• Together, review privacy settings across live streaming and vlogging platforms so they can stay in control of who sees their content and what kind of content they see
  • Set up parental controls to make sure they see age appropriate content.

Show them how to report, block and more

  • With them, review the available functions on their favourite live streaming or vlogging platforms. Features like block, report, mute and restrict can help them take control of their online experience
  • Encourage them to tell you when you take these actions or need support
  • Provide them with other resources like helplines and message boards such as those on Childline if they need to talk about their experiences in healthy places.

Set boundaries around live streaming or vlogging

  • Discuss what they can and cannot share in videos they record
  • Decide where they can and cannot record. If possible, limit them to a common area like the living room instead of somewhere private like their bedroom
  • Set expectations for supervision — younger children will likely need more supervision than teens so you can intervene where necessary

See our family agreement template to help.

Encourage critical thinking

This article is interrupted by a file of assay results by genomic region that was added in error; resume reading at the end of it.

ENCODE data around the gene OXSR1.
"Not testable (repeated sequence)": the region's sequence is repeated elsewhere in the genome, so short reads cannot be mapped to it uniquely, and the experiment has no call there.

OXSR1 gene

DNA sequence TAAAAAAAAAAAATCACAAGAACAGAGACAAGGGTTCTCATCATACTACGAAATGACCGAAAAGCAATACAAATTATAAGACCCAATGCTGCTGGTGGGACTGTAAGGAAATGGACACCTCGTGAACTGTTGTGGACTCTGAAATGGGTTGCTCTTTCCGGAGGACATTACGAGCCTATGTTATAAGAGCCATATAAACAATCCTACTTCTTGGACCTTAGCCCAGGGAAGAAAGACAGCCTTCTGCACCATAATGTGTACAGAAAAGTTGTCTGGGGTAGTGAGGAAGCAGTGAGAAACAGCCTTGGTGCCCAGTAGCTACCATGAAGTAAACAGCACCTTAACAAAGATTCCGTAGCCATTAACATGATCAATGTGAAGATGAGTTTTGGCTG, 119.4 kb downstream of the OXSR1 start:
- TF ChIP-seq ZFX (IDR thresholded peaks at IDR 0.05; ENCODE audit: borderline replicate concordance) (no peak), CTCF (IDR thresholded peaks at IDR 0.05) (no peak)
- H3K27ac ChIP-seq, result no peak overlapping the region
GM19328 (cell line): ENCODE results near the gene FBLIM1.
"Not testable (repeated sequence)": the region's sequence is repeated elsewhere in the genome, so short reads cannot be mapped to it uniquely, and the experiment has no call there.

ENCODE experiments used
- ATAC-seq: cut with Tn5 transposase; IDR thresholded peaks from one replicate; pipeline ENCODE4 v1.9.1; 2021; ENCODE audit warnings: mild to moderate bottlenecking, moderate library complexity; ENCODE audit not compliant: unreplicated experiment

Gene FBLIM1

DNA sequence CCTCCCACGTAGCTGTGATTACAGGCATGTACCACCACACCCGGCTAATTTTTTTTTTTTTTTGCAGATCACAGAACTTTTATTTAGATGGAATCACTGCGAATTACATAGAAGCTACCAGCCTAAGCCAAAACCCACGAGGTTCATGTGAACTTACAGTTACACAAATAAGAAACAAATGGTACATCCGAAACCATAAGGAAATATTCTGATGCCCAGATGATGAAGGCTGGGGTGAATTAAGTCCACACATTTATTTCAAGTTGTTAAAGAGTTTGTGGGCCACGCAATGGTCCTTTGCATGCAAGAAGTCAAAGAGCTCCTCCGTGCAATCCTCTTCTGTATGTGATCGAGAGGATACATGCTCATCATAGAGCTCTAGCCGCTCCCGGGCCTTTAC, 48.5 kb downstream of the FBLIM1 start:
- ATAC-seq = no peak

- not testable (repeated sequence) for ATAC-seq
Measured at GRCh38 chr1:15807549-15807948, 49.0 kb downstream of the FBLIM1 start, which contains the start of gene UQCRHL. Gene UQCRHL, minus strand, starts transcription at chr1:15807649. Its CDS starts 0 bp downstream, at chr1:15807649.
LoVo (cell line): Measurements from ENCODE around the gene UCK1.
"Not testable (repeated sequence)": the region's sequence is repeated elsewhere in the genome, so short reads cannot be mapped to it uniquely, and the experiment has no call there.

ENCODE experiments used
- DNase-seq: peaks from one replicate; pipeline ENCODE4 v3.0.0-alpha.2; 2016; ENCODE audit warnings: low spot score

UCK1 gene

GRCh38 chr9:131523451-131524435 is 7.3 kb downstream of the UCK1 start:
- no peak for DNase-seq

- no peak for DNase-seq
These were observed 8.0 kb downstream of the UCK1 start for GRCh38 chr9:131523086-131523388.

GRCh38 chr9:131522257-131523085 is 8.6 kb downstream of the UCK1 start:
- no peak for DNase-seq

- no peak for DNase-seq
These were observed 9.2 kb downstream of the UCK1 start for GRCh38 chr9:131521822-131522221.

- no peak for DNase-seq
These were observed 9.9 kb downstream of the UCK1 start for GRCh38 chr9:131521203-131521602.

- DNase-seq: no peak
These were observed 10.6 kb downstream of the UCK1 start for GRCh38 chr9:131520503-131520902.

• Watch videos your child likes with them and ask questions about them. What does your child like about the videos or the influencer? How does the content make them feel? What about others?
  • Ask children to think about the reason behind the content they see. For example, if an influencer shares an item, is it because they receive payment or because they use it? Remind them that most influencers make videos to earn money.
  • Talk about algorithms, how they lead to echo chambers and what they can do to avoid falling into them
  • Remind children to think about what they share and how safe it is to do so. Do they have the right account settings to stay safe?

See our guide to critical thinking online.

More live streaming and vlogging resources

Find more resources below to help support your child’s safety while they live stream, vlog or view others’ content.